In addition, the report said the pilot appeared unaware the computer would attempt to regain control near the end of the turn.

When the helicopter flipped around, the report said, the pilot pulled back as far as he could on the cyclic, attempting to right the aircraft that the computer was flying into the sea. Within seconds, the helicopter hit the ocean at massive force.

The board of inquiry said it found no evidence the flying pilot recognized he had lost control of the aircraft until it was too late.

Critical to the crash, the report said, was the aircraft’s software, which was certified by the military. If the autopilot is overridden, the computer accumulates digital commands, referred to as “command bias accumulation.” The more commands a pilot sends manually to the computer while the aircraft is coupled with the autopilot, the more this bias accumulation occurs, the report said.

After a pilot overrides the air speed set by the autopilot, a “feed forward look” occurs, the report said, adding that in some situations, “the pilot’s ability to control the aircraft … will be reduced or lost.”

The board of inquiry said the pilots’ training didn’t cover “with sufficient detail” certain risks of flying the aircraft, leaving the flyers unaware the autopilot would seek to keep control of the helicopter.

The return-to-target manoeuvre, which led to the crash, was being flown by others in the maritime helicopter community, the report said. That manoeuvre has been disallowed since the crash.

The report makes six recommendations, five of which involve better training for pilots to make them aware of the potential problems that could occur if they override the autopilot. It recommended creating special cockpit signals pilots could use to warn each other about overriding flight directors for extended periods of time.

The report also recommended the military consider an engineering change “to automatically disengage the flight director under certain conditions, such as when the flight director is overridden in multiple axes, or for an extended period of time.”

According to a senior military source, that recommendation is not shared in a second, independent report by the military’s Directorate of Flight Safety, expected to be released next week.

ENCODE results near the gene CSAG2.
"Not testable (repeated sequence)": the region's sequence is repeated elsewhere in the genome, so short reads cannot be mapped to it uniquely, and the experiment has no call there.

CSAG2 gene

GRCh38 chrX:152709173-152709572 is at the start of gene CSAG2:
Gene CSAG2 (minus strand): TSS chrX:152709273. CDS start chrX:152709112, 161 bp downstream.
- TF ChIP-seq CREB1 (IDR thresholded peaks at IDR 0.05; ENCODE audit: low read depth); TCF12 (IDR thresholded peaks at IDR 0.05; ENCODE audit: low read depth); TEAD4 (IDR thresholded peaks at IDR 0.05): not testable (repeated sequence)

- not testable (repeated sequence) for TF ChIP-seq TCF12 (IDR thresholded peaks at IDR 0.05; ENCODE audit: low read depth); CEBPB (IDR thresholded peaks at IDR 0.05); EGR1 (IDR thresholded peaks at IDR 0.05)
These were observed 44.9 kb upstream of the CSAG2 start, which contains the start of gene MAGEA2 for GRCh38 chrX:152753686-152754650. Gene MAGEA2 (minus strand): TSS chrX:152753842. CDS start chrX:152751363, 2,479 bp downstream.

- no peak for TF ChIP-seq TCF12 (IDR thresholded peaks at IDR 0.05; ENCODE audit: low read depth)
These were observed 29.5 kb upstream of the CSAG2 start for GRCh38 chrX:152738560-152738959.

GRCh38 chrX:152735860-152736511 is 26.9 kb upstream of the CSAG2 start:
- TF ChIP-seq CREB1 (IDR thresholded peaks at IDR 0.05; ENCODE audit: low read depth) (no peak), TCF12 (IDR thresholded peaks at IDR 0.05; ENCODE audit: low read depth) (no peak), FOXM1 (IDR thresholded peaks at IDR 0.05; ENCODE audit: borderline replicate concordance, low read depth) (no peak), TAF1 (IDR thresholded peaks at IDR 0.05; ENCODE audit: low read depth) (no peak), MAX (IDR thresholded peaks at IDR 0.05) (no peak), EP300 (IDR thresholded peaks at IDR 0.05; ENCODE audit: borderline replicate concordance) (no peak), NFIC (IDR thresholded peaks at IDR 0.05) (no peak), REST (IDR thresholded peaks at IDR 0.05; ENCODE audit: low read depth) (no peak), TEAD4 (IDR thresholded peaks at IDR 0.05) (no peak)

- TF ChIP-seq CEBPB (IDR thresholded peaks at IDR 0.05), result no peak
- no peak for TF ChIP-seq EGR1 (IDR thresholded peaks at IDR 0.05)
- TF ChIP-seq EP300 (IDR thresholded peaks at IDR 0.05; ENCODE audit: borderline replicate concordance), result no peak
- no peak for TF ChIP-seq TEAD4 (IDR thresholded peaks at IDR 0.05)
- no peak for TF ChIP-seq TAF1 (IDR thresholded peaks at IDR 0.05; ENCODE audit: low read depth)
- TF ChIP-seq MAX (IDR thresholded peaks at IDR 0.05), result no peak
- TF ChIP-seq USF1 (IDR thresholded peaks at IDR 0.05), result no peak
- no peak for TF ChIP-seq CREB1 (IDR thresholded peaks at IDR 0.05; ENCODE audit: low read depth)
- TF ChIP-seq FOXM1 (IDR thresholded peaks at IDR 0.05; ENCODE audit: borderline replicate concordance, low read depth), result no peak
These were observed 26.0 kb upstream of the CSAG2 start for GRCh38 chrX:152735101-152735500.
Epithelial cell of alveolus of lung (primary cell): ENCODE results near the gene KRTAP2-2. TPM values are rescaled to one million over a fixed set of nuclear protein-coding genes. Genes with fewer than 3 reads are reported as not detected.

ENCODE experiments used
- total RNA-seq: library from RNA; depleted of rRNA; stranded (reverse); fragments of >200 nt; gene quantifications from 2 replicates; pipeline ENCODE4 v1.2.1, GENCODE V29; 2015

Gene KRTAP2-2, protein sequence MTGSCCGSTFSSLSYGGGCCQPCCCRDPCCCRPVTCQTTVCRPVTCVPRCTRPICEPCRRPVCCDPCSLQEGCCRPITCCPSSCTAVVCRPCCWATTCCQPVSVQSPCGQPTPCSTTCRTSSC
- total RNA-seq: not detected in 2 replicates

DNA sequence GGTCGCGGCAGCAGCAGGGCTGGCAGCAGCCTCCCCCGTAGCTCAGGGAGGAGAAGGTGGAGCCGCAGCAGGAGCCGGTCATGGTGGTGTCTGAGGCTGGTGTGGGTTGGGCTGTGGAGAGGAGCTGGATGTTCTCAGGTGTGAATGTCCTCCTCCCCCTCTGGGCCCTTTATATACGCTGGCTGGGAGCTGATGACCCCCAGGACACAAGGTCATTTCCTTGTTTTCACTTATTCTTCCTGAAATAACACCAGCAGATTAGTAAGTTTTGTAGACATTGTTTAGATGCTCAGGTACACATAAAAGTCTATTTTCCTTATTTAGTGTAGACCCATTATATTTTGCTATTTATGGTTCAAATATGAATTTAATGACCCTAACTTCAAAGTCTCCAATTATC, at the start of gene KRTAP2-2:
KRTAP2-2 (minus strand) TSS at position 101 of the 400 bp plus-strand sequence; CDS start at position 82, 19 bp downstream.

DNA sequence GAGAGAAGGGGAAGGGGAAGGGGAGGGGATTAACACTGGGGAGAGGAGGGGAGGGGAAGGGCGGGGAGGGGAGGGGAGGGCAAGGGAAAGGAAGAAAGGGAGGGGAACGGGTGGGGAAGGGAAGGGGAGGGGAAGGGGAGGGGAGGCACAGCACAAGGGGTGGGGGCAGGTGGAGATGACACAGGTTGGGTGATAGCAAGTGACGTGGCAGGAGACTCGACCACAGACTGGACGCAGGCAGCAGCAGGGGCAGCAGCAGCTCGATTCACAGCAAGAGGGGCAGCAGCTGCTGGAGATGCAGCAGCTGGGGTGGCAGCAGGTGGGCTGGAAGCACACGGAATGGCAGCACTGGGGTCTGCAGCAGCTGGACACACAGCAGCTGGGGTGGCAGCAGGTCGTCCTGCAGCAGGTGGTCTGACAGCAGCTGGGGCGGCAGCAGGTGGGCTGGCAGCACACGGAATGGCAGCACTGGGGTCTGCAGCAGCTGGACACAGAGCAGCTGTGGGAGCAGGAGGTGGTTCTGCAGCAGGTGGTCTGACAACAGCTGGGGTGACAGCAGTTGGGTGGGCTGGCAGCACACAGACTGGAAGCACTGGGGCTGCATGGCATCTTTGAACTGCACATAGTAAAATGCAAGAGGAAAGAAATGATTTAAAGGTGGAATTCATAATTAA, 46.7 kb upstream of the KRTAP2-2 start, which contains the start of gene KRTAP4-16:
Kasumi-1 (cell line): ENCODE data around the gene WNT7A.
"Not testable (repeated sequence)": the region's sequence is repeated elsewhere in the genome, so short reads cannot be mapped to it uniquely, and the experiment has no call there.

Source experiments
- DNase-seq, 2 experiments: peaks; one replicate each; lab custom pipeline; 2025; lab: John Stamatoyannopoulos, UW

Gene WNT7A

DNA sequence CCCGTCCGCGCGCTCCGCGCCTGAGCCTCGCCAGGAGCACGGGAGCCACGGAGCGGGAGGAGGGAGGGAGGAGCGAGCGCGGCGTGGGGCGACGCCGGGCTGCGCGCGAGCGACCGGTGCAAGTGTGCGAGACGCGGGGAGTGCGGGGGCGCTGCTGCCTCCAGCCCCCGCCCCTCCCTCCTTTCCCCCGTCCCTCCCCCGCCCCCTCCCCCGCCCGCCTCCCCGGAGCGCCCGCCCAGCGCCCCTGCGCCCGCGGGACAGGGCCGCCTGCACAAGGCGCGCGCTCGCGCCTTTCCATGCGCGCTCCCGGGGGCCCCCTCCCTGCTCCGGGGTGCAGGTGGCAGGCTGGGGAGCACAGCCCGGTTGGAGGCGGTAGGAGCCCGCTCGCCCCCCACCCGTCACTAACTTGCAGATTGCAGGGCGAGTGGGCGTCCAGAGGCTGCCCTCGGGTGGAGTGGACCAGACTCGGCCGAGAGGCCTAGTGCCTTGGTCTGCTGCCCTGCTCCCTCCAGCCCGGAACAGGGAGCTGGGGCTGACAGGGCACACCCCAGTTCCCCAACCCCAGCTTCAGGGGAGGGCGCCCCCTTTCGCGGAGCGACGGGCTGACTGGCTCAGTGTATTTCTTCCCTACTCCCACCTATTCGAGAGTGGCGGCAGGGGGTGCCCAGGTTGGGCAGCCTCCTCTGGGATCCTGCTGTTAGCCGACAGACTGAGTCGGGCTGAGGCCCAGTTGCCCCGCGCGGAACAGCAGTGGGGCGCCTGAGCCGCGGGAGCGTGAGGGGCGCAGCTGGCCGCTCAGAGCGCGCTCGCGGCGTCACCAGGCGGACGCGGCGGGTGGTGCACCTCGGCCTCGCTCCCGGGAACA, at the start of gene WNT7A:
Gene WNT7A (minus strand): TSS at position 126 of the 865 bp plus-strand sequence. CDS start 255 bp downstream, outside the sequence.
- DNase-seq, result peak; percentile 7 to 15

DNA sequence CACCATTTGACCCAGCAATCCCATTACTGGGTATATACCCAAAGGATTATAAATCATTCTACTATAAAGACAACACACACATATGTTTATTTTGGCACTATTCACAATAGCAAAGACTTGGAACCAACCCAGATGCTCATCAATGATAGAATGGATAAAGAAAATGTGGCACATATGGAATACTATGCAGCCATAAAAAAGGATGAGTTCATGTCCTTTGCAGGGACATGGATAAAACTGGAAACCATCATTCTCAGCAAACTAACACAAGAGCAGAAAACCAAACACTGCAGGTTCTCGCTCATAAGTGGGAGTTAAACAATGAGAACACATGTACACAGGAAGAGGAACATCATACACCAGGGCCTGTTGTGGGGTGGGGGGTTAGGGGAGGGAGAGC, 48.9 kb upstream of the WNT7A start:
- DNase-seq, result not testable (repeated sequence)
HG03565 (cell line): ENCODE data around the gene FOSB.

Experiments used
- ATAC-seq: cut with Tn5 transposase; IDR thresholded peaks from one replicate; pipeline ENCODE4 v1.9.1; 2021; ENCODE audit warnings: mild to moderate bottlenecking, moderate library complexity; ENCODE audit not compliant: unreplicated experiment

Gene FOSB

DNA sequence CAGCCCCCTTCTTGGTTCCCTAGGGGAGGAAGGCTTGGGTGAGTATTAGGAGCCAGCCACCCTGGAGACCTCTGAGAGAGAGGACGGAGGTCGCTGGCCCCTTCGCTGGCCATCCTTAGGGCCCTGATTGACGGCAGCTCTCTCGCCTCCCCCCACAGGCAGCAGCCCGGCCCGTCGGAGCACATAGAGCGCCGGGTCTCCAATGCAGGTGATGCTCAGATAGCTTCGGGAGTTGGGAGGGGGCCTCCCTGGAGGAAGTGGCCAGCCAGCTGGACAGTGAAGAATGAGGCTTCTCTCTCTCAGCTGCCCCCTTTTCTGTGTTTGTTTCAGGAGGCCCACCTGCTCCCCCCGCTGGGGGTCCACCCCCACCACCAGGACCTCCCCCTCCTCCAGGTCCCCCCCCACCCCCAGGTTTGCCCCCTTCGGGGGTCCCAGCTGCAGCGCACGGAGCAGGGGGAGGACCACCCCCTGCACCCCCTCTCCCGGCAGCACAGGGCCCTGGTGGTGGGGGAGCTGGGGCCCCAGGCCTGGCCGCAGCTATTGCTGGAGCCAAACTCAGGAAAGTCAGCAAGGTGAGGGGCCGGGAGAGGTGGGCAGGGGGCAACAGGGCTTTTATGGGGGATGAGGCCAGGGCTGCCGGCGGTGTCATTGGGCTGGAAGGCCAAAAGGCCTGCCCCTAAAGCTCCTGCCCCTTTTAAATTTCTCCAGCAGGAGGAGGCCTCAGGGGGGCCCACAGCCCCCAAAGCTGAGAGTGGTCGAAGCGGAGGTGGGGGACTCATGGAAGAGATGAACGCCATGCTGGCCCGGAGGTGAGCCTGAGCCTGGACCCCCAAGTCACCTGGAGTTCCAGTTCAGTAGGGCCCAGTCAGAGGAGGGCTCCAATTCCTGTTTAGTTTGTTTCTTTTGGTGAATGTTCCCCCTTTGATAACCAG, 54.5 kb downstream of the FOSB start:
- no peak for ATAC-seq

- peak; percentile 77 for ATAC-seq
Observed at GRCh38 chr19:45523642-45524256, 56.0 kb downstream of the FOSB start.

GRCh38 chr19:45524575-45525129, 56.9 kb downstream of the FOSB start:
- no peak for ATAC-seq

The second report said pilots must be well trained to almost instantly press a single button on their control stick to disengage the autopilot if they’re not getting the response they want out of their controls. It said, however, that automatically disengaging the autopilot might pose its own risks in some situations, especially when a pilot believes the autopilot will keep functioning.

The second report instead argued that the software — and its “bias accumulation” — needs to be addressed by American aviation company Sikorsky Aircraft, the manufacturer of the Cyclone.

“We need to look at that software … and see if we can eliminate this from the software altogether, being careful to understand when you make any changes like that you may introduce a butterfly effect and cause problems elsewhere,” the source said.

The board of inquiry report, signed by three members of the panel on Nov. 20, 2020, concluded the pilots were not distracted and the crew “flew well together.” It added that the aircraft captain had a strong command of the helicopter and the co-pilot showed “good situational awareness” throughout the mission.

The second report is expected to provide further analysis on the factors behind the crash.

The military source said the recommendations of the two reports must be meshed into a single set of findings for consideration by senior Royal Canadian Air Force officers.

A spokeswoman for Sikorsky referred all questions on the report to the Canadian Forces.

 

kev994

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The problem was they were essentially hand flying but with the autopilot engaged (they’re overriding it). The autopilot isn’t an issue if you don’t do that.